BASRA, Iraq --
Marines with 1st Air Naval Gunfire Liaison Company, fire control team 6, bring a lot to the fight here.
Among other things, they provide air-strike and fire-support capabilities to their Iraqi Army counterparts supporting 3rd Battalion, Quick Reaction Force 1,1st Iraqi Army Quick Reaction Force.
"We’re there mainly to provide air support if needed, but we also provide medevacs, we can use the aircraft for route reconnaissance if needed," said Sgt. Robert Lower, FCT 6 team chief . "We are basically the liaison between the air and ground."
Marines with FCT-6 began their tour in Hawas, in northeastern al-Anbar province, but came to Basra in support of QRF-1, along with military transition team Marines, when fighting erupted in the city in late March.
The drive down with QRF 1 from Hawas to Basra was slow due to the large number of vehicles, the frequent stops and the slow speeds convoys travel, taking three days of 15-17 hours of travel per day.
One of Lower’s most memorable days in the Marine Corps was April 1, the day after they arrived in Basra during a mission with the Iraqi Police and IA.
"We were driving through the city to go set up IP checkpoints," he said. "We started receiving small arms fire and had two [rocket propelled grenades] shot at us."
They spent the night sleeping in the team’s mine-resistant ambush-protected vehicle in the city and received mortar fire throughout the night, said Lower.
Lower’s team hasn’t had to call in air support in Basra, but other ANGLICO units called in air strikes in early April against criminal elements of the Jaysh ar-Mahdi militia and other outlaws.
"I spotted a mortar emplacement and our other FCT spotted another," said Lower.
After the other unit called for fire on the emplacement, Coalition forces destroyed the house.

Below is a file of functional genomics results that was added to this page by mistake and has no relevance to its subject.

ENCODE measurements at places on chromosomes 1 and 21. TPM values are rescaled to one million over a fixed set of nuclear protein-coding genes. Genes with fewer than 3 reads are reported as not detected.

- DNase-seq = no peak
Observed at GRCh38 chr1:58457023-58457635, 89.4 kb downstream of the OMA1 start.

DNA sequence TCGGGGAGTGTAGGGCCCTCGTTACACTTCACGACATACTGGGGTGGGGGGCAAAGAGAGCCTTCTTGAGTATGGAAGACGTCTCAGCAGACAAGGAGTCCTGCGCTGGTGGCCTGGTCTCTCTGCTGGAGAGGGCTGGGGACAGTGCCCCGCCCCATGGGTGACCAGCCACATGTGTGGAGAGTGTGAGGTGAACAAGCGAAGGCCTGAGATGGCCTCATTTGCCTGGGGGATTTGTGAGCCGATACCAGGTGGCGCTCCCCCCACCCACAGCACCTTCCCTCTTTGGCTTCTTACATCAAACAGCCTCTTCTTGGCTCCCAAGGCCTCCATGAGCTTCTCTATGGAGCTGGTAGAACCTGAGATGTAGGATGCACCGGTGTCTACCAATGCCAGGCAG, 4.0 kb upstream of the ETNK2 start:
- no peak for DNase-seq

"All his neighbors knew he had mortars and explosives in his house and they thought he had blown himself up, they didn’t know it was us," said Lower.
The LaPorte, Ind., native joined the Marine Corps in August 2000 shortly after graduating high school as an avionics technician. After a year-long military occupational specialty school in Pensacola, Fla., he was stationed at Camp Pendleton with Marine Light Attack Helicopter Squadron-169 working on Huey and Cobra helicopters, where he deployed twice in Operations Iraqi Freedom I and II.
In 2005, Lower went to Quantico, Va., where he was stationed with HMX-1, the president’s helicopter squadron.
"Working with HMX-1 was awesome," said Lower. "We stayed in nice hotels and had nice rental cars when we traveled with the president. But we traveled a lot, sometimes for a week at a time."
Two years later, he changed his MOS to be a forward observer and was stationed with 1st ANGLICO in Camp Pendleton, Calif.
"It was a little bit of a culture shock when I first came to ANGLICO because I came from the wing side," said Lower. "There’s a lot more camaraderie on the ground side."
"We formed shortly before pre-deployment training with the Army and have become pretty close. We live together and work together. When we came down here [to Basra], we were pretty much living together out of the MRAP."
This deployment, which began in March, is Lower’s third to Iraq, and has been very different from his previous tours.
"The biggest difference between my first deployment in OIF I and this deployment is that now we are working with some of the Iraqi Army soldiers that we were fighting in OIF I," said Lower.
Along with the MiTTs, the FCT helps the Iraqi soldiers build on their operational capabilities, said Lower. Having ANGLICO alongside them helps provide the confidence to conduct operations on their own.
"Now, we are focused on making them do the job instead of us doing it for them," he said. "If an area needs to be cleared, we’re going to let them do it. We go along with them to help in case things go bad."
When his ANGLICO team came to Iraq, the Iraqis kept to themselves and the Marines kept to themselves without much social interaction, said Lower. But things have started to change.
"At first, we kept our space with the Iraqis and they kept theirs," he said. "Iraqis are more focused on personal relationships. They’re starting to open their arms to us more. The IAs have been teaching us the language and culture."
"My favorite part of being in ANGLICO is working in small teams and working with different units," said Lower. "It makes me feel like I’m contributing more to the war … working with units like the MiTTs and the IA."